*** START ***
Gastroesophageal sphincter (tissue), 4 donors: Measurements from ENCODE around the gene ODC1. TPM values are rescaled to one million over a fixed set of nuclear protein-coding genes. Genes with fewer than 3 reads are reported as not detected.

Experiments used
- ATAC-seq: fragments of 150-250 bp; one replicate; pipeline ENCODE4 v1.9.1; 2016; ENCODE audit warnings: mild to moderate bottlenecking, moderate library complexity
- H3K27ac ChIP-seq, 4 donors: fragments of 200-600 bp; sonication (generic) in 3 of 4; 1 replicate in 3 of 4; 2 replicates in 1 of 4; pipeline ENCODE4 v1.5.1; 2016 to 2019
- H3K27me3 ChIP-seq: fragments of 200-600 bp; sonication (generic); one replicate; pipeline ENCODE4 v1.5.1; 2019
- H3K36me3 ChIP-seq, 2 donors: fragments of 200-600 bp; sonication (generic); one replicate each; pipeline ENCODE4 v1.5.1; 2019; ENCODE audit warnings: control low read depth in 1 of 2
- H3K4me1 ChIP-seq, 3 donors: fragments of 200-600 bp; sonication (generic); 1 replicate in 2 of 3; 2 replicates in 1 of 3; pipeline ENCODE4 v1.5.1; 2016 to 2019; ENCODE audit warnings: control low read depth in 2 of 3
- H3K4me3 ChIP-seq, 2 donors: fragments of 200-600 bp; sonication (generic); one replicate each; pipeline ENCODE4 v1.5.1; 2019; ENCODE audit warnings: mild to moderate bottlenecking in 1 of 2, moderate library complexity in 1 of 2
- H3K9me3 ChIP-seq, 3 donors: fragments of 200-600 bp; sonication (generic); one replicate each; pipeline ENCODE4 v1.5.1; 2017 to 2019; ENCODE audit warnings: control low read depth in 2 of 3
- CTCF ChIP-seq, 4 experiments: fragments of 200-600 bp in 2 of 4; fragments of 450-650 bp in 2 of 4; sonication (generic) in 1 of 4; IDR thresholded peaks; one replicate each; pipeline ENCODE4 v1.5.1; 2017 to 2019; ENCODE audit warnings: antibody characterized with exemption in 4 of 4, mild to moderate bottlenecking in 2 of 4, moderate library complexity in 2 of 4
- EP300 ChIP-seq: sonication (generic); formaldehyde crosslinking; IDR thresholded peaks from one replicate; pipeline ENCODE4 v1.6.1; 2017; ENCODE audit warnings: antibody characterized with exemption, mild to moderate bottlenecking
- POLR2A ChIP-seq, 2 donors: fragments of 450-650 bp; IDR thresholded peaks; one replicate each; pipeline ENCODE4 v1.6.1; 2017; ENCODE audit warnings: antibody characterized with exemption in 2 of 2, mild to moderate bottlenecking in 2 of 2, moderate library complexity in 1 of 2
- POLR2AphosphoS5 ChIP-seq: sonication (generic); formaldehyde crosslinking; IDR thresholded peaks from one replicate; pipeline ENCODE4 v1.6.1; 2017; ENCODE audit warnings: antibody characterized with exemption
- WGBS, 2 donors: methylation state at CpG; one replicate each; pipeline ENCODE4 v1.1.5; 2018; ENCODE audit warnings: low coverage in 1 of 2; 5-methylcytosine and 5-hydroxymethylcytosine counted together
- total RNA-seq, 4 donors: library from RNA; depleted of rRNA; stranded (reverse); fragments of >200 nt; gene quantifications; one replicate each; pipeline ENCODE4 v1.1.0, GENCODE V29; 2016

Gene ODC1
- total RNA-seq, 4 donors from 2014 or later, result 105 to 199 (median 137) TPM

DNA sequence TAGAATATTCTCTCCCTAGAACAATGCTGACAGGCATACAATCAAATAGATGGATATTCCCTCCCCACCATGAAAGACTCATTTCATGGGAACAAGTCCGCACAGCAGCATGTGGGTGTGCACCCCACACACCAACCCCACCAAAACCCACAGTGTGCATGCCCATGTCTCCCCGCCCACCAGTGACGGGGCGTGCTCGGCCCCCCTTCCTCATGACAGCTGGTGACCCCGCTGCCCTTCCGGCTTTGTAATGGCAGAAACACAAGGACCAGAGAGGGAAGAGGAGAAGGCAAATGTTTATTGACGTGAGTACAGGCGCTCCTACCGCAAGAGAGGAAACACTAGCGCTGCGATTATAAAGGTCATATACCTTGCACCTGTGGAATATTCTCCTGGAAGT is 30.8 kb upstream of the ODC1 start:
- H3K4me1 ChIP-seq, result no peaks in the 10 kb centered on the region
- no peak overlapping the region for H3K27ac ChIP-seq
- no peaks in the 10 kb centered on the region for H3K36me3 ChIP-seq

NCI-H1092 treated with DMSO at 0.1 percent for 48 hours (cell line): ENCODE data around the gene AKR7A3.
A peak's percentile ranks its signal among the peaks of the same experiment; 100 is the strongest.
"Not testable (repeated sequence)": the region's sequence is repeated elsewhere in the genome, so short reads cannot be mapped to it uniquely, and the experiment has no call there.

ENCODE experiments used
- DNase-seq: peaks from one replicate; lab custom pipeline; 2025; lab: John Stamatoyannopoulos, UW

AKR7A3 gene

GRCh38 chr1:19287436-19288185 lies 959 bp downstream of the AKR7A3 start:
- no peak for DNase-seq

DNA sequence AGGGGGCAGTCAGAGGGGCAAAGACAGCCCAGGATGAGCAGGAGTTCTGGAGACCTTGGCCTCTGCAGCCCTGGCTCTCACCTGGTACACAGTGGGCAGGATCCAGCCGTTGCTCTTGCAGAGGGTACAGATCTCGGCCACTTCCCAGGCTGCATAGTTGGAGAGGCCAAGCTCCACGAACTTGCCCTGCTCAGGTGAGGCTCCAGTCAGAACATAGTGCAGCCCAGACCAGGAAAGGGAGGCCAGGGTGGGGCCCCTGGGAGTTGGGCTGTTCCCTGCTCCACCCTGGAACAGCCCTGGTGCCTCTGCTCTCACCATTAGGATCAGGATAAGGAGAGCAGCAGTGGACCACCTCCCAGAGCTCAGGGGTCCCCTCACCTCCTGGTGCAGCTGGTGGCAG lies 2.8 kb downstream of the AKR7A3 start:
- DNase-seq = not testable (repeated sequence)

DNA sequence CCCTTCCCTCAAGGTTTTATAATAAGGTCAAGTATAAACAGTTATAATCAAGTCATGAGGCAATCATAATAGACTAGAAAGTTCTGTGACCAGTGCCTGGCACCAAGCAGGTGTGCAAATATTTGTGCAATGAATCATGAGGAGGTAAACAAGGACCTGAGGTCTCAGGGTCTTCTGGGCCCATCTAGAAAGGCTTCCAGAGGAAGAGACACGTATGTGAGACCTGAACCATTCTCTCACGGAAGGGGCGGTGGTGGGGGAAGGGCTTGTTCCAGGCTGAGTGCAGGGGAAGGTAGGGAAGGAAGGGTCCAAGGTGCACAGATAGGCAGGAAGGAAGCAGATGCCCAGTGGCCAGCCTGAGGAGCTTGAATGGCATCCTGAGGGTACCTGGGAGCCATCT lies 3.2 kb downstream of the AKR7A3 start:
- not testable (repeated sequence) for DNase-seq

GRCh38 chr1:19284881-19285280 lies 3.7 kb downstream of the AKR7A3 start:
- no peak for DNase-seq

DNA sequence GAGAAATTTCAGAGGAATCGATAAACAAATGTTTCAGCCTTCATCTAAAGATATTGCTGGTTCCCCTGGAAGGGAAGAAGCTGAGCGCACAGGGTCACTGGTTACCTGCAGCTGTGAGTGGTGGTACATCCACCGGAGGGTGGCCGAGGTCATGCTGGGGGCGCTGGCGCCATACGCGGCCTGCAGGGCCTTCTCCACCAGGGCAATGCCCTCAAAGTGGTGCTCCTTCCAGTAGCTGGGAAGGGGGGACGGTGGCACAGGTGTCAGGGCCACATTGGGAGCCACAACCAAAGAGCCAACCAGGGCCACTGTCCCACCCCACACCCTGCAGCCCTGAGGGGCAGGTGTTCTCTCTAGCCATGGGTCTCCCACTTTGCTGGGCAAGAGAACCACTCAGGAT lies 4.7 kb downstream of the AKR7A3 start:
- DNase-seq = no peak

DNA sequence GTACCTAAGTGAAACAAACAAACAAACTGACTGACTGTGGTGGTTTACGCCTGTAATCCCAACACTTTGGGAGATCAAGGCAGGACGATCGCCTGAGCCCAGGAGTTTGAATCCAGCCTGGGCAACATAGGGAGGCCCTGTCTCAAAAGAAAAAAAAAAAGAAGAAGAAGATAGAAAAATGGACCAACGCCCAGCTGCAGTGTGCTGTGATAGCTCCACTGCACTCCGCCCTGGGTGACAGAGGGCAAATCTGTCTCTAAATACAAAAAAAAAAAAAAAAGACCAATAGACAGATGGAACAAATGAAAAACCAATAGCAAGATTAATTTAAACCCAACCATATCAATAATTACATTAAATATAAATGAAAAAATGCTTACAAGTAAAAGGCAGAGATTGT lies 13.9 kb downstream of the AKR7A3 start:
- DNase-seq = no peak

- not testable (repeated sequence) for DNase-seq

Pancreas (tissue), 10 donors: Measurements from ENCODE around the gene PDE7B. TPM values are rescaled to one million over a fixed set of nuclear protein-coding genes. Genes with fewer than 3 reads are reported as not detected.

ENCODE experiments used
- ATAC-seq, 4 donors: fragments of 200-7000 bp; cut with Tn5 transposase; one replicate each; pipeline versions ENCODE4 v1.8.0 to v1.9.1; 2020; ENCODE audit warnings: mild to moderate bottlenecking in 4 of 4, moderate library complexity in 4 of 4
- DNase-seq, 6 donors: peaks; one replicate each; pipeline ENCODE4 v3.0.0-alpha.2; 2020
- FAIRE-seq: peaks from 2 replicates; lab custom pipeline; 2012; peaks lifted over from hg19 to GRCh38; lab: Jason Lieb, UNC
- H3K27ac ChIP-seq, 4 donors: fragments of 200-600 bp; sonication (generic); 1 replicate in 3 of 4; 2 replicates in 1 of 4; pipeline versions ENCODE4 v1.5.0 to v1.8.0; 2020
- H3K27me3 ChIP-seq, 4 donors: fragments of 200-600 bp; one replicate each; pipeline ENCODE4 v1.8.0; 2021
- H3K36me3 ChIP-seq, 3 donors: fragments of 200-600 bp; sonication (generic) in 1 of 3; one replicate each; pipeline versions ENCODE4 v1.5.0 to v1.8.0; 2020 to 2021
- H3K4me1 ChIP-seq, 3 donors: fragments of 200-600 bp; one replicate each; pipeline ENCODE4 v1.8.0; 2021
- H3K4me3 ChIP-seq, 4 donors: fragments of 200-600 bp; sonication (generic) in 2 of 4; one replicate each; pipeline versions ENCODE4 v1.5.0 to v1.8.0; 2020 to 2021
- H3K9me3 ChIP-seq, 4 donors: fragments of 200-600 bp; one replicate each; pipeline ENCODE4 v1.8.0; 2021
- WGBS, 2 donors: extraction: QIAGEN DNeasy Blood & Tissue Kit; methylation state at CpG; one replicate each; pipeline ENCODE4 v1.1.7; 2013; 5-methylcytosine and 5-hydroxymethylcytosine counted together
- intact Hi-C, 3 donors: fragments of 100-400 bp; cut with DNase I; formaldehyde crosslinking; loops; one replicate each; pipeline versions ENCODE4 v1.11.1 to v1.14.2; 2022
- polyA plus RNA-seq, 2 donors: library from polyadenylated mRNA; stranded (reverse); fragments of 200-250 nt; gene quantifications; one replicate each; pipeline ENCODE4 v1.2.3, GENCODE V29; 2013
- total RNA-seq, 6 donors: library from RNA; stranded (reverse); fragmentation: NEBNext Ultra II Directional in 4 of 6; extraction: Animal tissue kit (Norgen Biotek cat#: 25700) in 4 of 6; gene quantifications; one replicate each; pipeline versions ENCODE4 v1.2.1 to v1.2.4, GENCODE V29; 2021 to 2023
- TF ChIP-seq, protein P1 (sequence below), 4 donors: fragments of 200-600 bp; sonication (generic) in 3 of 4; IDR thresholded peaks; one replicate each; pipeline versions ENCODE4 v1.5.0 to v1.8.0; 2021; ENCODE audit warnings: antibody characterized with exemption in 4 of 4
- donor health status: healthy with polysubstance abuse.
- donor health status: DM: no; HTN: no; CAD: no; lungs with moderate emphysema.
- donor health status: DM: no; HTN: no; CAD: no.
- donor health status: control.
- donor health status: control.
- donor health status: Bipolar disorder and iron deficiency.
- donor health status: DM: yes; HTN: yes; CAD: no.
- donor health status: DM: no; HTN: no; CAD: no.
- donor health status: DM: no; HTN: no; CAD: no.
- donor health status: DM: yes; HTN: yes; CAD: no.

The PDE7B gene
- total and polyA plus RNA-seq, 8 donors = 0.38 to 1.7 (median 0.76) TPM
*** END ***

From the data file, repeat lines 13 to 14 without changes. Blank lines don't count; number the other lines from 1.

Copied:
- POLR2AphosphoS5 ChIP-seq: sonication (generic); formaldehyde crosslinking; IDR thresholded peaks from one replicate; pipeline ENCODE4 v1.6.1; 2017; ENCODE audit warnings: antibody characterized with exemption
- WGBS, 2 donors: methylation state at CpG; one replicate each; pipeline ENCODE4 v1.1.5; 2018; ENCODE audit warnings: low coverage in 1 of 2; 5-methylcytosine and 5-hydroxymethylcytosine counted together